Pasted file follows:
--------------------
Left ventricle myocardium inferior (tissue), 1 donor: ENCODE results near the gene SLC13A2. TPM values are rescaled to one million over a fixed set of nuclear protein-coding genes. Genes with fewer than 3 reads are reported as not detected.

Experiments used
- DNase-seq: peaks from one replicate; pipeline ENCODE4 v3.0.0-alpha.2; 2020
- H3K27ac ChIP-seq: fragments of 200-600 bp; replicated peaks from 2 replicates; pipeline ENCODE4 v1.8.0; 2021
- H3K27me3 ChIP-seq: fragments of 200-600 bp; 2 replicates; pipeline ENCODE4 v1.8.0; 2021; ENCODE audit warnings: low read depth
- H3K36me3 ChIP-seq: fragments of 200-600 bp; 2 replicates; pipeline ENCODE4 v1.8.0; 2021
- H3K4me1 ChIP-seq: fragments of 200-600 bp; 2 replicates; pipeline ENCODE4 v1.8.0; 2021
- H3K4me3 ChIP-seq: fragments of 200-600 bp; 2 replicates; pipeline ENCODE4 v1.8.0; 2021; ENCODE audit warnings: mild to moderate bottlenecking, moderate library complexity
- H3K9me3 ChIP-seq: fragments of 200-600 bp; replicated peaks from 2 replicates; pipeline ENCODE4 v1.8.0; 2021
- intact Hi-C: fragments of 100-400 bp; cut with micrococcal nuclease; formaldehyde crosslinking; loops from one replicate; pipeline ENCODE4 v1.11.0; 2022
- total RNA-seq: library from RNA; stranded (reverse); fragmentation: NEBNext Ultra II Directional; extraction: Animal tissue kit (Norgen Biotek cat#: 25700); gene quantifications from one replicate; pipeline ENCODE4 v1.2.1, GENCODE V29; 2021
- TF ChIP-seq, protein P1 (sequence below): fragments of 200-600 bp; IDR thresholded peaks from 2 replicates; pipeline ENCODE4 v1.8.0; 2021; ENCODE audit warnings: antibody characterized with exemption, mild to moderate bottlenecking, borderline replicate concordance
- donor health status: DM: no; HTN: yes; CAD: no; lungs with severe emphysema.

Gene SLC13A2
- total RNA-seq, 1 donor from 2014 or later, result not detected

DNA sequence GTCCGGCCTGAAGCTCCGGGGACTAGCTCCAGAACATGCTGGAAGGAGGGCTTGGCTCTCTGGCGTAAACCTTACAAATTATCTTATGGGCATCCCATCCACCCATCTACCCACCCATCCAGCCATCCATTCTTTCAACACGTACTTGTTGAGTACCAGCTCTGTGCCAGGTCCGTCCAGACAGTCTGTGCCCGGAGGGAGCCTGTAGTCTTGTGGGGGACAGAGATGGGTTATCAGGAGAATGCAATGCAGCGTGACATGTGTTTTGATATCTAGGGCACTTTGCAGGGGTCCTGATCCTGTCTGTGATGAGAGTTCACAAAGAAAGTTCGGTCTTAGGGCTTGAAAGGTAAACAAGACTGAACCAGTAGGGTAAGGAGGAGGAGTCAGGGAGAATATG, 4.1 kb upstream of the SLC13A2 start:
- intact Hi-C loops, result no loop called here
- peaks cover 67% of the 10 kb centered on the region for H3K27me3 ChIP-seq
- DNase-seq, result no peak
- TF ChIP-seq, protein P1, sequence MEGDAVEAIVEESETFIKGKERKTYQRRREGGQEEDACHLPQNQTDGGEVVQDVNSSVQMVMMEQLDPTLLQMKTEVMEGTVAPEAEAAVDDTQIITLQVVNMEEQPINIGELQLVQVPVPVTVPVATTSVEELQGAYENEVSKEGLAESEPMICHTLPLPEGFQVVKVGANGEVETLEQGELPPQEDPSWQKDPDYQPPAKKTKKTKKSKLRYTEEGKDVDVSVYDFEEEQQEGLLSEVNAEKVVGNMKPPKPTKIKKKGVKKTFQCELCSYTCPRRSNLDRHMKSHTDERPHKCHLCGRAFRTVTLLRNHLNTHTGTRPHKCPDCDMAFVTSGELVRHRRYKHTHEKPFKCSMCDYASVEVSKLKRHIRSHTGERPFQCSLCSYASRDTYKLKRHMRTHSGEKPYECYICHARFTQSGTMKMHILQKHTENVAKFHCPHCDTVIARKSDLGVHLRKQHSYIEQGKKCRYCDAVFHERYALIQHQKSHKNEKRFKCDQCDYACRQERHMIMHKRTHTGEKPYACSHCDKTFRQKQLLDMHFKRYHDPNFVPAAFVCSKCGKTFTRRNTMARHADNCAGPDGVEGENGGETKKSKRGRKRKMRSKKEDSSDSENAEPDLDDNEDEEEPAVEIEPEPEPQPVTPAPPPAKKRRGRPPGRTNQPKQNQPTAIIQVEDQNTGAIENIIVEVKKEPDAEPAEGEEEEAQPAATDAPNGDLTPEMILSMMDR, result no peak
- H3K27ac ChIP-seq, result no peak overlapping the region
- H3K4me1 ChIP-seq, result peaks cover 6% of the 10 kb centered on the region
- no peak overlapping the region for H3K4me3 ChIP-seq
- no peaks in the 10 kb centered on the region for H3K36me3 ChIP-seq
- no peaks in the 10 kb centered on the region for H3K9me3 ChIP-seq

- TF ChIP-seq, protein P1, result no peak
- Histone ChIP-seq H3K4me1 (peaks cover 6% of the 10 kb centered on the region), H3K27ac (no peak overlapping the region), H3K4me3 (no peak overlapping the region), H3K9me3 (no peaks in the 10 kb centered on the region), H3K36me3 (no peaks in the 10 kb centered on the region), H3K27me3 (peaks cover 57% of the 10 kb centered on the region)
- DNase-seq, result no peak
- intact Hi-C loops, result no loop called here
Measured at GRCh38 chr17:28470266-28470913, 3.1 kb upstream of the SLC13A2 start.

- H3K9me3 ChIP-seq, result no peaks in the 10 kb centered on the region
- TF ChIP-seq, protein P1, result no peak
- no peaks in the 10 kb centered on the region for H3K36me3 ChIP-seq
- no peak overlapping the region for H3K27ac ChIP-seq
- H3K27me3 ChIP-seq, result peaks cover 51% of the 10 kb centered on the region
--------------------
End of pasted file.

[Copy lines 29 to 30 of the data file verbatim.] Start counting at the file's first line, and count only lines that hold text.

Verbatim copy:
- intact Hi-C loops, result no loop called here
Measured at GRCh38 chr17:28470266-28470913, 3.1 kb upstream of the SLC13A2 start.